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The Buzz

After Tragedy Strikes, Game Warden Saves Unborn Fawn with C-Section

Photo via Facebook/Oklahoma Game Wardens

Some fairly quick action from a Oklahoma game warden helped save the life of an unborn fawn after its pregnant mother and one of its siblings had been struck and killed by a car late Saturday night.

According to Oklahoma officials, Game Warden Ryan Walker received the call about the collision on State Highway 123 and, when he arrived, he saw both the doe and the deceased fawn. But then he noticed something else: Movement inside the deceased doe's stomach.

"Warden Walker took quick action performing a cesarean section on the doe to attempt to save the other fawn trapped inside," Oklahoma Game Wardens wrote on Facebook. "Within seconds, the newborn fawn was out and breathing on its own."

That fawn was then taken to a local wildlife rehabilitator where it will get a second chance at life. 

According to the University of Illinois Extension, most deer-vehicle accidents occur during two times of the year: May-June and October-December. While not all collisions can be avoided, follow these tips to reduce the risk of a fatal accident:

  • The single best way to avoid an accident is to be aware of the surroundings. Pay attention to deer crossing signs, and scan the roadsides for the "eyeshine" of deer (reflection of headlights in the deer’s' eyes).
  • At night, use high-beam lights when appropriate. This may allow the deer to be seen a few seconds earlier, giving the driver enough time to avoid an accident.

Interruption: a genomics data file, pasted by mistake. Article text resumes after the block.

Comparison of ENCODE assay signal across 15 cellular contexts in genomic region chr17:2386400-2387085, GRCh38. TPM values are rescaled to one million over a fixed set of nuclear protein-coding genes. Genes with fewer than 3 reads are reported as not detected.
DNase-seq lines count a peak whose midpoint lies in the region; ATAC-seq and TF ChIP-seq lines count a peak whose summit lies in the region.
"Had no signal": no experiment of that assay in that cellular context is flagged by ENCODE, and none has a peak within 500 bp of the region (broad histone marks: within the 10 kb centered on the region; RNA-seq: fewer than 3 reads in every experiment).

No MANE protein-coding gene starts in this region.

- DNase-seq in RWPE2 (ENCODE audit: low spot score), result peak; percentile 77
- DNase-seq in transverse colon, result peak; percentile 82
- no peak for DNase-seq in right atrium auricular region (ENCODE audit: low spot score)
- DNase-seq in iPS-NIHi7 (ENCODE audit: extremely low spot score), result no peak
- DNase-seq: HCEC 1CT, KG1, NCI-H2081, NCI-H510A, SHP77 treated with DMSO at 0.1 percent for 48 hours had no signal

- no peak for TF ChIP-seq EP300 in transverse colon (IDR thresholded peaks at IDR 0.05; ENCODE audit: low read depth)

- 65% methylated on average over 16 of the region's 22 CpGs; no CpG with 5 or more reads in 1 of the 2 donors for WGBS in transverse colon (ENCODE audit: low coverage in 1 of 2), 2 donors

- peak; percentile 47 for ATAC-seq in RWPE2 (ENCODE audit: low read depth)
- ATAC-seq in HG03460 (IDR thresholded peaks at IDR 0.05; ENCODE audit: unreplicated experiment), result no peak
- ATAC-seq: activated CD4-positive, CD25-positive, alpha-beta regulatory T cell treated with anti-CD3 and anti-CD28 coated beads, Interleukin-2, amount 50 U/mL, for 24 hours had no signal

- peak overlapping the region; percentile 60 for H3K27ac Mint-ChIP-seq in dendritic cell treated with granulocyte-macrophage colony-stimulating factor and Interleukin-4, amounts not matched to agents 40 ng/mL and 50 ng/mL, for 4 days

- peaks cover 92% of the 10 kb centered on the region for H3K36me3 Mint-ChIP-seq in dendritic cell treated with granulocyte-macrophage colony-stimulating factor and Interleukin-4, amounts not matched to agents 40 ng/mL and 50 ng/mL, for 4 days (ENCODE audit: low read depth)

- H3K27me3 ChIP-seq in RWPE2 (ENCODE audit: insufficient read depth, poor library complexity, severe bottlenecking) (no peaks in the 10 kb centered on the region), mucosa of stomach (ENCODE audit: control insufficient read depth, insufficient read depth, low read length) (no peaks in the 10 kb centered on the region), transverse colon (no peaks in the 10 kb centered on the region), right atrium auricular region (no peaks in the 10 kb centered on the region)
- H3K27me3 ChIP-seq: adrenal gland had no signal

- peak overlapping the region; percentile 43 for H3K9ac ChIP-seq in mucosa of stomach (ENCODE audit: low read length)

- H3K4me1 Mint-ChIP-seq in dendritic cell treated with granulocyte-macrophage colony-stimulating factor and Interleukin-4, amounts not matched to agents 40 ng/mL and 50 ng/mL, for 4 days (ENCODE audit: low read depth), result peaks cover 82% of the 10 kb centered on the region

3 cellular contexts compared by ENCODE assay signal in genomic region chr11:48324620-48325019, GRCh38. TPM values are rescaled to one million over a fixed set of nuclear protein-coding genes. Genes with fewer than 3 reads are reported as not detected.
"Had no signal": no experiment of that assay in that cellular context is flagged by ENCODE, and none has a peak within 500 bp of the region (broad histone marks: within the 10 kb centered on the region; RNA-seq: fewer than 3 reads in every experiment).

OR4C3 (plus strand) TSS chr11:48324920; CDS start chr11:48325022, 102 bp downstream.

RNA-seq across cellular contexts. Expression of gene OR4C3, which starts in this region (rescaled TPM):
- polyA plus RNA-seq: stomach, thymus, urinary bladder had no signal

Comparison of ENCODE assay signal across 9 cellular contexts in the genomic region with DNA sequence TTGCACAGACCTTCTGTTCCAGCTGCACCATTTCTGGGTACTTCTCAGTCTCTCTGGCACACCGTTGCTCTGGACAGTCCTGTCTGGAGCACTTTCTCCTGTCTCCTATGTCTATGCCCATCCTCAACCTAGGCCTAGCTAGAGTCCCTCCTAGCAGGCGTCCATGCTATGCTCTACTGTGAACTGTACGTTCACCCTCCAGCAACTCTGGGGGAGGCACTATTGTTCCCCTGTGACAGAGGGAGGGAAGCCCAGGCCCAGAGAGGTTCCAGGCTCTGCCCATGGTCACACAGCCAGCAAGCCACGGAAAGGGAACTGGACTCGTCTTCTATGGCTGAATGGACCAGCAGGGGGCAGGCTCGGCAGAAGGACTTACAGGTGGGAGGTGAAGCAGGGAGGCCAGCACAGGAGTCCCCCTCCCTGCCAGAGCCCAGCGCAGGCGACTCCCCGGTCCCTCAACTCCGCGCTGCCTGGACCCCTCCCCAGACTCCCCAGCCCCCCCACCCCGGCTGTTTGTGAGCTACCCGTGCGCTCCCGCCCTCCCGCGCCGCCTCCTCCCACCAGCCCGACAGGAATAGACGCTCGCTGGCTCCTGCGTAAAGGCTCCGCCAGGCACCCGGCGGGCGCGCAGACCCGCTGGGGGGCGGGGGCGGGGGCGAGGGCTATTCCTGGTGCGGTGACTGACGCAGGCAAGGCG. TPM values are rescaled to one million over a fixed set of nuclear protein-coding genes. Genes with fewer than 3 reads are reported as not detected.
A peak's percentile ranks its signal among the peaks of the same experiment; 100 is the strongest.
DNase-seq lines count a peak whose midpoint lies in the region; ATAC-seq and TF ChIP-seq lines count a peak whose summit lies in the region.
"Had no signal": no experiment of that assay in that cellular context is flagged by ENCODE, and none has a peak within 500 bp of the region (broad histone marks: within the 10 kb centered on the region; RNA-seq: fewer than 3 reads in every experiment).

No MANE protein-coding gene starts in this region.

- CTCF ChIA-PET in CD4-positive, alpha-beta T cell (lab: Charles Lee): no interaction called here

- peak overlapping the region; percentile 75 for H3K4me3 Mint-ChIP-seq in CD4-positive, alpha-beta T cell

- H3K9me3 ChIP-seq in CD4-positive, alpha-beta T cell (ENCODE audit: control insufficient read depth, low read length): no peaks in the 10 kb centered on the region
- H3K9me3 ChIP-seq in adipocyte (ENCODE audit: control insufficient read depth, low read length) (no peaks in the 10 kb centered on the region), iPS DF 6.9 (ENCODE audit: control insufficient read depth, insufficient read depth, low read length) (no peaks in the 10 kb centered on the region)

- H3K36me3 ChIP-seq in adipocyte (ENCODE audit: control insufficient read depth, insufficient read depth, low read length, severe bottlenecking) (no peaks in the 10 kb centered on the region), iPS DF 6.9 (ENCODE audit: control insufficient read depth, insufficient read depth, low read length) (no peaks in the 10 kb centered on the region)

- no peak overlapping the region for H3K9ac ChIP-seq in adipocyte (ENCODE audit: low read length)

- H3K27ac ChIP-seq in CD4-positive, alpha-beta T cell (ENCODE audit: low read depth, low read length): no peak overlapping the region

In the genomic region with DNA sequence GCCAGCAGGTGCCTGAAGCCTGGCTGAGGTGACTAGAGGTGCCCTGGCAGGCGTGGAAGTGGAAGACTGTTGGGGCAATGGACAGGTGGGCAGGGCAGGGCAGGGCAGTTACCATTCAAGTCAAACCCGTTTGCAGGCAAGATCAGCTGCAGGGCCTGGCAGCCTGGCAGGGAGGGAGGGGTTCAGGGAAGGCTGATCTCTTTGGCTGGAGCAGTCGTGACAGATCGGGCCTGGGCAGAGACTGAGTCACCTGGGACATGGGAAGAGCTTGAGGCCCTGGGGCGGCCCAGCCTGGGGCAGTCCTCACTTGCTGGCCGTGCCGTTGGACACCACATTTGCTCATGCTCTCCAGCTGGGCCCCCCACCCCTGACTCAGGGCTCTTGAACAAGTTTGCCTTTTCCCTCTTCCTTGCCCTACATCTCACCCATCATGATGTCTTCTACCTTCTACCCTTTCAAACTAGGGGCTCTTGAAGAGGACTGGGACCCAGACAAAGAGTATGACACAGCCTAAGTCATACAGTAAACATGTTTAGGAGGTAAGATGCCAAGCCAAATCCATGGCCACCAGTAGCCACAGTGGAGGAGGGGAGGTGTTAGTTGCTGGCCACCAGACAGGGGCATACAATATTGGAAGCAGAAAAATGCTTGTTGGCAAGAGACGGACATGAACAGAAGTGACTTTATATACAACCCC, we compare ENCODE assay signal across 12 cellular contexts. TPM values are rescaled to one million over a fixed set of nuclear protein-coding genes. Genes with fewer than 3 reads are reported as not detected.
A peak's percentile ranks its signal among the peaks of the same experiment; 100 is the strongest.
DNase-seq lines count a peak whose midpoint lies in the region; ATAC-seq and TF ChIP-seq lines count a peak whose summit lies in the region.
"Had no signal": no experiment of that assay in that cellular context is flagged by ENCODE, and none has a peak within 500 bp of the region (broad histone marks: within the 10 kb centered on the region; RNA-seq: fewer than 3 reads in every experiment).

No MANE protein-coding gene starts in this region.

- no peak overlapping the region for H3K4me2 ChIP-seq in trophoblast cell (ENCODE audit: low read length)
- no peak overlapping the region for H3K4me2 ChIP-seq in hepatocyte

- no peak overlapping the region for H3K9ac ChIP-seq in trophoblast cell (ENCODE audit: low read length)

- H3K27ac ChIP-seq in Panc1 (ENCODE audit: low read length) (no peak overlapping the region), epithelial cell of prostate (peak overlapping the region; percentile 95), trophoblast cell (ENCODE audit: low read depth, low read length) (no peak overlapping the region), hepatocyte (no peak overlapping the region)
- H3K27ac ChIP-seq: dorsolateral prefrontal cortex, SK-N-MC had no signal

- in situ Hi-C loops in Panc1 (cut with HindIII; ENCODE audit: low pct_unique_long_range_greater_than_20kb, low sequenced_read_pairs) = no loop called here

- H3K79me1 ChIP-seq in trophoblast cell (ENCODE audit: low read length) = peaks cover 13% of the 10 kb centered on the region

• Deer often use woodlots, fencerows, field edges or areas near water. Extra caution is needed when these habitats are close to roadways.
  • Slow down around curves in areas where deer are known to reside.
  • Slow down and prepare to stop if a deer is along the side of the road. There are likely more deer nearby. Deer will often follow one another single file across a road. Trying to cross through the middle of such a group often results in deer colliding with the side of the vehicle.
  • Be prepared for the unexpected. Deer may stop in the middle of the road or decide to double back to the side of the road. Hard pavement such as concrete or asphalt provides poor traction for the hard and sharp hooves of deer. They may even fall down.
  • If there are deer near the road, and there are no vehicles close behind, slow down, honk the vehicle’s horn in short bursts and flash the headlights.
  • If deer are near the road, tap the brakes or use the emergency flashers to alert other drivers. Prepare to safely stop if the deer move toward the roadway.
  • If there are deer on or approaching the road, do not slam on the brakes or swerve sharply to avoid the deer. It is instinctual to do this, but doing so may cause a loss of control of the vehicle and a more severe accident.
  • Never tailgate! Always leave plenty of room between vehicles. Many severe deer vehicle accidents are caused when another vehicle becomes involved.


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